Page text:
Monday, 11 April 2011

Indian Schooling

In the year 1947 India's population was about 400 millions, and 60% to 70% persons were illiterate. Presently there are 400 millions illiterate persons. What at the beginning of 20th century G. K. Gokhale attempted, to bring 'free and compulsory education to all, is still not fulfilled.

Indian Schooling

I HAD AN OPPORTUNITY to watch a short play on Door Darshan (DD), India's State TV channel, on 21-09-1989, in the afternoon transmission. It was on the occasion of International Year of Literacy. The play was about schooling. Now I, sort of, admire its main actors, Sulabha Deshpande and A. K. Hangal. I consider them to be respectable artists in the Indian cinema, TV and theater.

The play is obviously propaganda for the good cause of the spread of education by schooling. In the play an old lady (Sulabha Deshpande) wants the little boy to go to school so that he does not remain stupid like her old man (A. K. Hangal).

The boy looks after the goats and does not want to go to school. At last the old lady sells the goats. But the boy is upset. He refuses to go to school. He even attacks the other boys who come to take him bodily to school.

I wondered if Hangal and Sulabha pondered for a while over the treatment of the theme!
Here the goats are projected as the pets in the affluent families like pedigree dogs, horses, cats etc. For a villager a goat, cow, buffalo or hen is a means of livelihood.

Why then is the old man said to be stupid? Is it because he is poor? He is poor perhaps because he has been exploited first by British rulers and now by the industrialized society in India?

Why is schooling so important that one should give up the very means of livelihood – goats? Why is the rearing of animal so inferior? (Well. Some people consider that the goat is an enemy of forestation. Forestation means left over — whatever that is left after modern man — has eaten away the forest. Otherwise the goat is a sturdy animal which can live in the deserts as well as mountains, in hot as well as cold climate and is most economical to maintain for the poor. Its milk is medicinal.)

I wondered, couldn’t a goat, a tree, a paddy field, the making of an earthen pot, or moving of a plough in the field be part of schooling in India?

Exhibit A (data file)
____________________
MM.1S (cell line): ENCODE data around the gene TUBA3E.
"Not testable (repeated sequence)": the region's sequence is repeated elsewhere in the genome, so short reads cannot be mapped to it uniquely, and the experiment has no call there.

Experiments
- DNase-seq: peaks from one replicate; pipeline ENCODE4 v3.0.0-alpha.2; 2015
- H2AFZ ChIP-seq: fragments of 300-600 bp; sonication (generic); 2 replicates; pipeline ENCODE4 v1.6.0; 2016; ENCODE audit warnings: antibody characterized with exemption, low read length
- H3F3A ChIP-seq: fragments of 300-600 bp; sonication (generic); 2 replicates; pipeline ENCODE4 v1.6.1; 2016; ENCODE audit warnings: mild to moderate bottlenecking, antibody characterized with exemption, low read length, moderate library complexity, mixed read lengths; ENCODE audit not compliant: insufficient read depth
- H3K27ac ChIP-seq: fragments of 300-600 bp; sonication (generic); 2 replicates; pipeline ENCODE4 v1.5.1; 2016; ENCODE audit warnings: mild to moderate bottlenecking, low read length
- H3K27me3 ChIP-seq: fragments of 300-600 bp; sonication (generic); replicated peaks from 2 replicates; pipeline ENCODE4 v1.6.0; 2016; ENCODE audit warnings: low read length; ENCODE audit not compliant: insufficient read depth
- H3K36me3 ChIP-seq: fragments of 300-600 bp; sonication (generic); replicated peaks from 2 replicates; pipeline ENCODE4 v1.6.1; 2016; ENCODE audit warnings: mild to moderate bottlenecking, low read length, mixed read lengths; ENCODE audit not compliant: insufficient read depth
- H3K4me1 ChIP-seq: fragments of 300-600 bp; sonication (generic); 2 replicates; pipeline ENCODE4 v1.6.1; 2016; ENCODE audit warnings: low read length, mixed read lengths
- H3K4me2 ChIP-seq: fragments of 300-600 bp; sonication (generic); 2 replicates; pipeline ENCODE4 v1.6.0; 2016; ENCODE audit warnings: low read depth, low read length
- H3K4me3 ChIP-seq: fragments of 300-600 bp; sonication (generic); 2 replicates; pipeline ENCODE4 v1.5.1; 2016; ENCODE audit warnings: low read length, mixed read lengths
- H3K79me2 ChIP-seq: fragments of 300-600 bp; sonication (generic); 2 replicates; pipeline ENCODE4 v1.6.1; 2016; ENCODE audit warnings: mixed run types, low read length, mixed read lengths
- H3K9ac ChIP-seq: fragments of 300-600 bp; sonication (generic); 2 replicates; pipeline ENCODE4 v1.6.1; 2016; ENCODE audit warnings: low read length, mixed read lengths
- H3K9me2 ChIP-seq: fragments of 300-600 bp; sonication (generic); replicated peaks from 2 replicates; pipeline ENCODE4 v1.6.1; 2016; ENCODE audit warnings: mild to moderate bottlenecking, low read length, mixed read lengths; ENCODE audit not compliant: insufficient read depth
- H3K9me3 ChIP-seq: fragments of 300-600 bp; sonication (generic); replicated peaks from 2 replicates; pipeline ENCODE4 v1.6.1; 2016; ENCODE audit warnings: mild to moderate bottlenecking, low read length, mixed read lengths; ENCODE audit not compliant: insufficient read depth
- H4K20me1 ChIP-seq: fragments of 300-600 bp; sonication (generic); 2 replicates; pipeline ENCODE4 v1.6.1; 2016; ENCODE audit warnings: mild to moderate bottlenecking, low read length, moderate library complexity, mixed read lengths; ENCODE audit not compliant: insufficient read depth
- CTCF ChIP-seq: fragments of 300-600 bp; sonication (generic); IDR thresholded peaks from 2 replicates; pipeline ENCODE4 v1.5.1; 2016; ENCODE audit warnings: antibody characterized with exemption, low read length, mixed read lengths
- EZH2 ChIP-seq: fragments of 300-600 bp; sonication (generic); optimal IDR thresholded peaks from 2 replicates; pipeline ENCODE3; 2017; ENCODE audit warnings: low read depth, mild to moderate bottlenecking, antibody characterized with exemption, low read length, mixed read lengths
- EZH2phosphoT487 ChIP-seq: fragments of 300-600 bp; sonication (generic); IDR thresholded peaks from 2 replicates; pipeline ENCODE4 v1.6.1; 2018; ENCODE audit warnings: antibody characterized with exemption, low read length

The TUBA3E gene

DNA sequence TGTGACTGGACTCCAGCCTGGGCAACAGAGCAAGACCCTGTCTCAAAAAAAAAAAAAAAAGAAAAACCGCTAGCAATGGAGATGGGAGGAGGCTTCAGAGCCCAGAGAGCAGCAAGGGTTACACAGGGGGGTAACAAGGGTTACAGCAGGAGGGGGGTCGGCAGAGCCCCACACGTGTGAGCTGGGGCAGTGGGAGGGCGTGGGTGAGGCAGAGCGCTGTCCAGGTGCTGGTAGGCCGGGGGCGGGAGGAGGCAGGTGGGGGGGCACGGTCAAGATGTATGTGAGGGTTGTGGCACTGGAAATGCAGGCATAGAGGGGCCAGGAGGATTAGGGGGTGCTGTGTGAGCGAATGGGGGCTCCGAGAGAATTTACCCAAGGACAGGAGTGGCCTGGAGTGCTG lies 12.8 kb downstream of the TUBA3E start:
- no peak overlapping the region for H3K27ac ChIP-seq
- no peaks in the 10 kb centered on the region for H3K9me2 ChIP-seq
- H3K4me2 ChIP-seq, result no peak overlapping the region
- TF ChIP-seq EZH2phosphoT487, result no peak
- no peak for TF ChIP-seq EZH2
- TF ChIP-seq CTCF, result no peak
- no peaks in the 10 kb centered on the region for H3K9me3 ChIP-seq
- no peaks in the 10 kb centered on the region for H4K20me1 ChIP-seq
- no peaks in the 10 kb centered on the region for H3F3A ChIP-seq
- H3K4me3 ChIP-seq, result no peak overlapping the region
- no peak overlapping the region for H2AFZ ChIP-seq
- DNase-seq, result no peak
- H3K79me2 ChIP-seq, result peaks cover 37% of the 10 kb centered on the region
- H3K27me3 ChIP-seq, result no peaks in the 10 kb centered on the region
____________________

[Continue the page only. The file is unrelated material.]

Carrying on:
Why can’t actual cooking or preparing food, treating the sick, growing a kitchen garden, Milking a goat or a cow (the method of milking is different for each of these animals), making a toilet, urinal, treating garbage in the village, potatoes and onions, water and washing, sand dunes and ravines, cyclones and floods be part of schooling — actually, not merely verbally — not merely on the blackboard — either inside or outside the school building?

But the system the British started is so powerful that there is not much change except in nomenclature and timings.The so-called educationalists are still in the grip of the system started by the British. The play that was shown on DD is typical of the way the educated, the urban elite project schooling and education.

What if 5.57 lakhs of villages in India gave up rearing animals?

What if every family of 557 thousand households brings up graduates, masters and doctorates? Then, perhaps, those sitting in the chairs will lose the power game, of musical chairs; they play with lives of poor people. Finally, what is the relevance of present day English-made schooling in the eyes of these villages where 70% of the population is still illiterate?

This English-made system of education has not much changed since it started in this vast country made up of villages having a variety of landscapes, regions, climates, dresses, tongues, topography.

I take a little time off to ponder meanwhile this ‘natak’ (play or Tamasha) of Door Darshan brings insult and humiliation to realities of living in an Indian village!

For further reading: 1. Politics of Literacy in India; 2. Farming and the Politics of Education in India; 3. One Step Quantum Jump in Education; 4. Letters and Numbers, plus ‘Things to Make': Restructuring (Indian) Education 

Note: After twenty years I find this note is still valid. It has not changed the situation other than few numbers, while the population is growing. I republish it.

[Published in (1) GOGRAS, publishers Akhil Bharat Krishi Goseva Sangh, Vardha, India 442001, March 1990, year 14, issue 5, p. 236-7; (2) FOURTH WORLD REVIEW, Issue 44, p 14, The Close, 26 High Street, Purton, Wiltshire SN5 9AE, UK. 1990]
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©Remigius de Souza, all rights reserved.

1 comment:

  1. my first article on education that was published abroad!